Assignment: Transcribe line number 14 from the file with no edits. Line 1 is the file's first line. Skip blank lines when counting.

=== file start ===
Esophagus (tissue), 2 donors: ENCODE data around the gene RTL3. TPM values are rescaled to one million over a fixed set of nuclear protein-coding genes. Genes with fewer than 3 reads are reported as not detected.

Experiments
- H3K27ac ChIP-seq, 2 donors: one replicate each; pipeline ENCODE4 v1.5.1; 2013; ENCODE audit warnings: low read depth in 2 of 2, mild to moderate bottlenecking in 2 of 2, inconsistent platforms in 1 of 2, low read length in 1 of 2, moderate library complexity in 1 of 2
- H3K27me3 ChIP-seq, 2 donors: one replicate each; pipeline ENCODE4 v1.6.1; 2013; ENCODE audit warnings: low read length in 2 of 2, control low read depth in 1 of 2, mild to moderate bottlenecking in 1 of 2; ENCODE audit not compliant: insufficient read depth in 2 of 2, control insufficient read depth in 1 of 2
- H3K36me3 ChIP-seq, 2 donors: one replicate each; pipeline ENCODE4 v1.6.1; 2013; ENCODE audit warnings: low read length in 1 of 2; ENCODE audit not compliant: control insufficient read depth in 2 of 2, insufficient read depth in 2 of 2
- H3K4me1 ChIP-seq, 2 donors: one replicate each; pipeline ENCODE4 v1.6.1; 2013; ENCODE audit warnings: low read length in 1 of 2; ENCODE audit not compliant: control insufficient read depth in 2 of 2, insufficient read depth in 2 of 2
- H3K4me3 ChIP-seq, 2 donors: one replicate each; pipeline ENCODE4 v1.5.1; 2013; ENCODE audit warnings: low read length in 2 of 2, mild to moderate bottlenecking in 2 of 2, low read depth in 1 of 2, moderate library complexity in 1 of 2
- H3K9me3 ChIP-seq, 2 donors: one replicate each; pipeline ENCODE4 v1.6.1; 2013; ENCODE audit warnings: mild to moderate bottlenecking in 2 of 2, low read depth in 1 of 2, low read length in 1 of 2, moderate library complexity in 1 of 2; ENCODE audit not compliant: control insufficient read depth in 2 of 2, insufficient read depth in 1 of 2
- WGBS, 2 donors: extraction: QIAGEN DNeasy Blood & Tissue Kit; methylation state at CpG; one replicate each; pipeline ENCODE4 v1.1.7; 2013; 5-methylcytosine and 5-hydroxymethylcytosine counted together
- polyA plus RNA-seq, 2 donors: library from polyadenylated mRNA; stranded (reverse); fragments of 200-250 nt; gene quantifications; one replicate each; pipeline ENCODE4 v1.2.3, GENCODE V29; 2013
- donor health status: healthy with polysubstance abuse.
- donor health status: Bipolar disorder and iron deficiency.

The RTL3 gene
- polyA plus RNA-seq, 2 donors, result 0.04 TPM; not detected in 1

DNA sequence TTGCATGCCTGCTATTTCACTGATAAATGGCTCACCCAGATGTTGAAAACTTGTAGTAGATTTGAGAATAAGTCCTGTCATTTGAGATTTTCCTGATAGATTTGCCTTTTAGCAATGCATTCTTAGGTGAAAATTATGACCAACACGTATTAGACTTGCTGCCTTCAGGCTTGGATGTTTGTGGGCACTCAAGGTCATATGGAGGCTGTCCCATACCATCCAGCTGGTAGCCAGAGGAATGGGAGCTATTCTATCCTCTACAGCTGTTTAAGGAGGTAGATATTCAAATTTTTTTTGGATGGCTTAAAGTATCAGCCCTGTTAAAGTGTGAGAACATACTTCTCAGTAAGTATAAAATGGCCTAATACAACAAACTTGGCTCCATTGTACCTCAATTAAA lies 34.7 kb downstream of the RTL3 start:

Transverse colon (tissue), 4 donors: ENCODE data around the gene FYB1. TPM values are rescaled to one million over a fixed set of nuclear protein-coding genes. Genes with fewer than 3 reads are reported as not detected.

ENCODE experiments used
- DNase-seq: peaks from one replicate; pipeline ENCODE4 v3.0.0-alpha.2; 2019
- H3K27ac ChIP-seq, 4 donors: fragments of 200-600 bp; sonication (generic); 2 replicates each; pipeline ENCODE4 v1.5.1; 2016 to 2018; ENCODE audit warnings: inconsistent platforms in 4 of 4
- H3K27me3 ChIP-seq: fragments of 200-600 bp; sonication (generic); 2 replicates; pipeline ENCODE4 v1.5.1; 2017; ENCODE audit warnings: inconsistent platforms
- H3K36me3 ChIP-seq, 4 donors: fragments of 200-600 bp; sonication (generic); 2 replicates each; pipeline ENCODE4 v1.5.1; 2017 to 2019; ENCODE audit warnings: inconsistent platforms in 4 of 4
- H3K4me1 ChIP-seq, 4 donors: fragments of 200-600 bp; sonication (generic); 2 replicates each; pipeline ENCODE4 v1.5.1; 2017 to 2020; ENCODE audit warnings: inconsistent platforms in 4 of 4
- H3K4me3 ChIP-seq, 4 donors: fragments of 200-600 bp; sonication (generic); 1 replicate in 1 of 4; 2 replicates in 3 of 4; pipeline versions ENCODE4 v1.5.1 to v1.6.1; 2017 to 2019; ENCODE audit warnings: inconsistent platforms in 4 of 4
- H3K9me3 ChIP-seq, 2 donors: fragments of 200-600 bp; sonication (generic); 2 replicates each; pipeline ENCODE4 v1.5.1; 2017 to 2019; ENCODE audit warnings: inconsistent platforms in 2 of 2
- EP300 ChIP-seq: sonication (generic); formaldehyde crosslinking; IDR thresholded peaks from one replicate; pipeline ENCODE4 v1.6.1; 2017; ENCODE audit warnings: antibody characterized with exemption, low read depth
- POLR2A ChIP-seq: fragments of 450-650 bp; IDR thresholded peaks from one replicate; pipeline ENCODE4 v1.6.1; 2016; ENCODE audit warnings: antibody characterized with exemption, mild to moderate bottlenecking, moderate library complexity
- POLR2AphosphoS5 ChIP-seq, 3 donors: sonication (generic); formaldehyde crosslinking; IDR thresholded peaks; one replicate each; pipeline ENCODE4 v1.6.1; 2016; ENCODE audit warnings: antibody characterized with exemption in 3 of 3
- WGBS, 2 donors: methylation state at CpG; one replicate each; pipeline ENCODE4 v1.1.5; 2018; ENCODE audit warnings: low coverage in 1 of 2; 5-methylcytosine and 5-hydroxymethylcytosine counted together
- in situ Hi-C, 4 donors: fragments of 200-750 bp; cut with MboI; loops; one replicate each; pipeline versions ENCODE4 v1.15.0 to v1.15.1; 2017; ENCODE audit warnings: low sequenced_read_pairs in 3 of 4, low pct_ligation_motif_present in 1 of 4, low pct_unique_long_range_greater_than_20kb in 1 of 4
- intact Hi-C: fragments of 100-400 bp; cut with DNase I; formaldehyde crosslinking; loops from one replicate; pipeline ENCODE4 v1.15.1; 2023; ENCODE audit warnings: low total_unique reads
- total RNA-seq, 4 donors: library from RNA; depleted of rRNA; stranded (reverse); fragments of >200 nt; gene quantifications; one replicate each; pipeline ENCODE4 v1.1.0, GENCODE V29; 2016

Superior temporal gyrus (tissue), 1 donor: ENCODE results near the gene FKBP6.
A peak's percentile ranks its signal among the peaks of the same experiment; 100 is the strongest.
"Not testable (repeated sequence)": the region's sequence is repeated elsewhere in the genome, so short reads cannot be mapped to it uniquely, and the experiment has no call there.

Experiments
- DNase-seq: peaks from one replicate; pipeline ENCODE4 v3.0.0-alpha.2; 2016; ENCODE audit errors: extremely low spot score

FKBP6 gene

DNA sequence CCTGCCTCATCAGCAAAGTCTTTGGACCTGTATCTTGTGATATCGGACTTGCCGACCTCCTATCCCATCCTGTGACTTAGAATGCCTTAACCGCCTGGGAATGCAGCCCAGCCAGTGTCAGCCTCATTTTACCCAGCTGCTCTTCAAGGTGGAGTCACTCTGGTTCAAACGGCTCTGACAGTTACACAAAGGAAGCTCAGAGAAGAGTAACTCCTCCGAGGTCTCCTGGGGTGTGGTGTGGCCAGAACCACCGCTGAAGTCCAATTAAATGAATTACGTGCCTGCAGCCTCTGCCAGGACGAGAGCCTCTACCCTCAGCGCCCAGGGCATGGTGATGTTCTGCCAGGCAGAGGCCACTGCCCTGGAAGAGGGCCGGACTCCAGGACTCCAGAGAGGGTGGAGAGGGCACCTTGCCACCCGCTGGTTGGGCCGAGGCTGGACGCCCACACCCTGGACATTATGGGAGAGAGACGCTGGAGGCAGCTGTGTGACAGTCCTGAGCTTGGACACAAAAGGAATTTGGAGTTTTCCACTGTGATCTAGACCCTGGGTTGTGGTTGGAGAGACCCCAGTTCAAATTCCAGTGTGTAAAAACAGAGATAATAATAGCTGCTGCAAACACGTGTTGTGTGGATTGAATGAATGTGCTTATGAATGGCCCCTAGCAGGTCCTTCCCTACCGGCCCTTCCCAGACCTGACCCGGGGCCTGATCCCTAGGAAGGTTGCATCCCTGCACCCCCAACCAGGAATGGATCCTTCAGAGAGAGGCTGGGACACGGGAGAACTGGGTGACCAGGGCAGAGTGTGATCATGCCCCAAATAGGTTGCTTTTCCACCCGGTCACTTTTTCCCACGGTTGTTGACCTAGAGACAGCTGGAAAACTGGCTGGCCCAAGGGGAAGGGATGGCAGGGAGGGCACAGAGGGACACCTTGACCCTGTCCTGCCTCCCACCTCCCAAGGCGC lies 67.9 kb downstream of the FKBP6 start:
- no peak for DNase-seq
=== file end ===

- polyA plus RNA-seq, 2 donors, result 0.04 TPM; not detected in 1